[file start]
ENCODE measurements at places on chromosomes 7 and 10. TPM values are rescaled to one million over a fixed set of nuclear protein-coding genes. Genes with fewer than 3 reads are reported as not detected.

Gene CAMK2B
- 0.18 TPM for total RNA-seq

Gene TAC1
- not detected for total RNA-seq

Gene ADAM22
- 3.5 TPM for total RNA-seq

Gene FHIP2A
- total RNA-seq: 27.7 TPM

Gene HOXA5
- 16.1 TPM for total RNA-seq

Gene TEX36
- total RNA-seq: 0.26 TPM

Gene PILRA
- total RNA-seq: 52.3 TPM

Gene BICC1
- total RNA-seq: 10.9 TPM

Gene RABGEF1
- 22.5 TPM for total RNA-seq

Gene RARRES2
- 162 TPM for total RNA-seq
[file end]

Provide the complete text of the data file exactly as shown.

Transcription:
ENCODE measurements at places on chromosomes 7 and 10. TPM values are rescaled to one million over a fixed set of nuclear protein-coding genes. Genes with fewer than 3 reads are reported as not detected.

Gene CAMK2B
- 0.18 TPM for total RNA-seq

Gene TAC1
- not detected for total RNA-seq

Gene ADAM22
- 3.5 TPM for total RNA-seq

Gene FHIP2A
- total RNA-seq: 27.7 TPM

Gene HOXA5
- 16.1 TPM for total RNA-seq

Gene TEX36
- total RNA-seq: 0.26 TPM

Gene PILRA
- total RNA-seq: 52.3 TPM

Gene BICC1
- total RNA-seq: 10.9 TPM

Gene RABGEF1
- 22.5 TPM for total RNA-seq

Gene RARRES2
- 162 TPM for total RNA-seq